Nanofiber swabs developed to enhance COVID-19 test accuracy

2021. 1. 28. 12:15
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Enhanced swabs have wide application, reduce false negatives by increased absorption
A medical worker collects a specimen with a long swab at a temporary coronavirus testing center in Seoul on Jan. 20. (Yonhap)

A group of researchers from the University of Nebraska and the National Strategic Research Institute have developed ultra-absorptive nanofiber swabs that could reduce the number of false negative tests for COVID-19.

Currently, the most sensitive and widely used test for the coronavirus uses a method called PCR. A specimen of mucus is collected by putting a long swab deep inside a person’s nose.

But if the viral load is low, which can happen early in the course of an infection, the swab may not pick up enough virus particles and an infected person may test negative.

So the researchers came up with an enhanced nanofiber swab that can absorb and release more viruses and other biological materials to improve the sensitivity of diagnostic tests.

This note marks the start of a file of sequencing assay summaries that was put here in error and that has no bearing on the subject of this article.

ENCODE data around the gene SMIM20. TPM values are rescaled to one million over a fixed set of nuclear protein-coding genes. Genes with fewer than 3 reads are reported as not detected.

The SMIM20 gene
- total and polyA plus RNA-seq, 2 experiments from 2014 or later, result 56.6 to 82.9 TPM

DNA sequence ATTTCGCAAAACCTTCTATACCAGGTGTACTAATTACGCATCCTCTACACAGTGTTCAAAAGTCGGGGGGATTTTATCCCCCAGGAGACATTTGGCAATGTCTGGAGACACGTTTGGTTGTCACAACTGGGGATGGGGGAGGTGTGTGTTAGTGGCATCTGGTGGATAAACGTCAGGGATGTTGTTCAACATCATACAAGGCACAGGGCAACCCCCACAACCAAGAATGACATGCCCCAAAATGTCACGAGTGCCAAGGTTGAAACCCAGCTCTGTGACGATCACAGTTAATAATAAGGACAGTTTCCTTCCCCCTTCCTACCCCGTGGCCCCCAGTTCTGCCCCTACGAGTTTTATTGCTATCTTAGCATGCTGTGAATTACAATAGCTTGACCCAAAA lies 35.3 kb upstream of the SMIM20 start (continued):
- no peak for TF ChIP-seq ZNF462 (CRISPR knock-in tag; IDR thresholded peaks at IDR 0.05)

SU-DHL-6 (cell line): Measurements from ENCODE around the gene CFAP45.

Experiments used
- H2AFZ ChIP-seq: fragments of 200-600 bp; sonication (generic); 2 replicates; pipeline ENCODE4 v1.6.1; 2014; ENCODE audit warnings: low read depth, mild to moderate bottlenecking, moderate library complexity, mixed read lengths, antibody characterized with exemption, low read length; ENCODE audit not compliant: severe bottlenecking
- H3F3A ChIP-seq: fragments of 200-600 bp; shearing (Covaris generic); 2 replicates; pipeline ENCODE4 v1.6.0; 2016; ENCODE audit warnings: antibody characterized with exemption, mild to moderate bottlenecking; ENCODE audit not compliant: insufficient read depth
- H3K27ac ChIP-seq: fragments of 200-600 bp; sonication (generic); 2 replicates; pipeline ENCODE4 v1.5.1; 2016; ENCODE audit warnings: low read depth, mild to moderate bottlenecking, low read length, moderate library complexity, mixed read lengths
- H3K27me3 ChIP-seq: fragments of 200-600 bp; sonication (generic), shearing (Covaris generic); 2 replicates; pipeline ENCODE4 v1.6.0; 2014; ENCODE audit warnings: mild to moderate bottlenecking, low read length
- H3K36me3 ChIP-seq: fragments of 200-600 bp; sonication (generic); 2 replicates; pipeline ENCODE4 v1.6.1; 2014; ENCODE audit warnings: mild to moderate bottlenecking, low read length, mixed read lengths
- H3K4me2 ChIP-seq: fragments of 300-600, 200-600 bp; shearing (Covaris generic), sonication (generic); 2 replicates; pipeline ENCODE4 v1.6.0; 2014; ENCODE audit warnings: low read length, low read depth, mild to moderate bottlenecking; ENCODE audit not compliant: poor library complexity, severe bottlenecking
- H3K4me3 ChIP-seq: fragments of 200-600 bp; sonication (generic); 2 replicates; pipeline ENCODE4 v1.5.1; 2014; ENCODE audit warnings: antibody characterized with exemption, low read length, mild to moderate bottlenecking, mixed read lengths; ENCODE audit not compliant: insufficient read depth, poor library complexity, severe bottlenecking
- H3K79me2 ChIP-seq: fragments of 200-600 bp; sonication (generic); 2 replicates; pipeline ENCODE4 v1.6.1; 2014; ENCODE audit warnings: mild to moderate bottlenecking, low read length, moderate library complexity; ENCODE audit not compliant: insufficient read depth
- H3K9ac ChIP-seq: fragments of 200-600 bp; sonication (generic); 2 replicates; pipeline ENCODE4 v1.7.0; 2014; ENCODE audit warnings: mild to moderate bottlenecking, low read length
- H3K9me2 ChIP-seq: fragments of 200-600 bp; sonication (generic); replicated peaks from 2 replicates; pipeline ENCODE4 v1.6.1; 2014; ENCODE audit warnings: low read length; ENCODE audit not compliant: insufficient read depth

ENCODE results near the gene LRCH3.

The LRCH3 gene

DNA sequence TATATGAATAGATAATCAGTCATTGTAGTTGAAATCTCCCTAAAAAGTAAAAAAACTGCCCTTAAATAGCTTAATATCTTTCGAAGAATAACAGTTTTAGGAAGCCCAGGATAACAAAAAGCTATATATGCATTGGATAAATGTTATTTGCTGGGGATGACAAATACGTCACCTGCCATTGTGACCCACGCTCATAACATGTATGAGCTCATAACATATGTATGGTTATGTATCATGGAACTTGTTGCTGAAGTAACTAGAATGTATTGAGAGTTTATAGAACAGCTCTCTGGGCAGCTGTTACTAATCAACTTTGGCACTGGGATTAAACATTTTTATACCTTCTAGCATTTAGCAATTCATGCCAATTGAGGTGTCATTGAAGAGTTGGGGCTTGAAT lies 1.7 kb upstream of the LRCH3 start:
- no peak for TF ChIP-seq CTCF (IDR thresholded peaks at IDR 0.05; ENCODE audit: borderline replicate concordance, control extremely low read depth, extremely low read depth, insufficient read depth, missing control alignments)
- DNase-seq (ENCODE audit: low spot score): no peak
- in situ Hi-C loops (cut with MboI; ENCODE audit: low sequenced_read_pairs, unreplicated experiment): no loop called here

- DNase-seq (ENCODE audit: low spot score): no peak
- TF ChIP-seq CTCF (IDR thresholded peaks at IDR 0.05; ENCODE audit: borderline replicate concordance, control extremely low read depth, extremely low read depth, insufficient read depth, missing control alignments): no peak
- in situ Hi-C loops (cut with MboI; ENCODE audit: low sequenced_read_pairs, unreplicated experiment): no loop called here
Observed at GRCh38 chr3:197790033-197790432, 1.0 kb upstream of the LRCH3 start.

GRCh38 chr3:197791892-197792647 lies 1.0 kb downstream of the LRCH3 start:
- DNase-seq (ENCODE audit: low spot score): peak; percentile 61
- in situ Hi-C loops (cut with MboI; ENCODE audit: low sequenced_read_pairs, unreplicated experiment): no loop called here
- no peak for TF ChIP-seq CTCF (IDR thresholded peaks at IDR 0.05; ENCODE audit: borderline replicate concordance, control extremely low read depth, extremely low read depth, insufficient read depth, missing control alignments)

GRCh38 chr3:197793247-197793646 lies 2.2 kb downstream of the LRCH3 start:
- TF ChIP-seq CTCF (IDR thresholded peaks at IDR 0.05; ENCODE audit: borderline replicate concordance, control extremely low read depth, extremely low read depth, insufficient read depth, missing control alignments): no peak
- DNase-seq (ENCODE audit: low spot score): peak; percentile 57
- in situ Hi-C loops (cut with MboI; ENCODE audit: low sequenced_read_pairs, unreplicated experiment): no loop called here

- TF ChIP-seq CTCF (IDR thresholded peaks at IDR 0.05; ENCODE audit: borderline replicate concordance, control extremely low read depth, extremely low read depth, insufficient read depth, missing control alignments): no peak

After using an electrospinning technique to make 1-centimeter-tall cylinders with nanofiber layers, the researchers used gelatin to coat the cylinders and bond them to small plastic sticks to make the cylinders look like normal swabs. 

A nanofiber swab, developed to allow more accurate and sensitive COVID-19 testing (Adapted from Nano Letters 2021, DOI: 10.1021/acs.nanolett.0c04956)

The team compared the sensitivity of the nanofiber cylinders with cotton and flocked swabs, which are commonly used for COVID-19 testing, and found that the nanofiber cylinders reduced the rate of false negative test results. They detected the coronavirus at concentrations 10 times lower than the other swabs.

Apart from allowing more accurate and sensitive COVID-19 testing, the ultra-absorptive swabs have great potential in diagnosing other diseases, testing for food poisoning and helping forensic teams identify crime suspects from the smallest biological specimens, the researchers said.

The study was published Wednesday in Nano Letters, a peer-reviewed scientific journal issued by the American Chemical Society.

By Kan Hyeong-woo (

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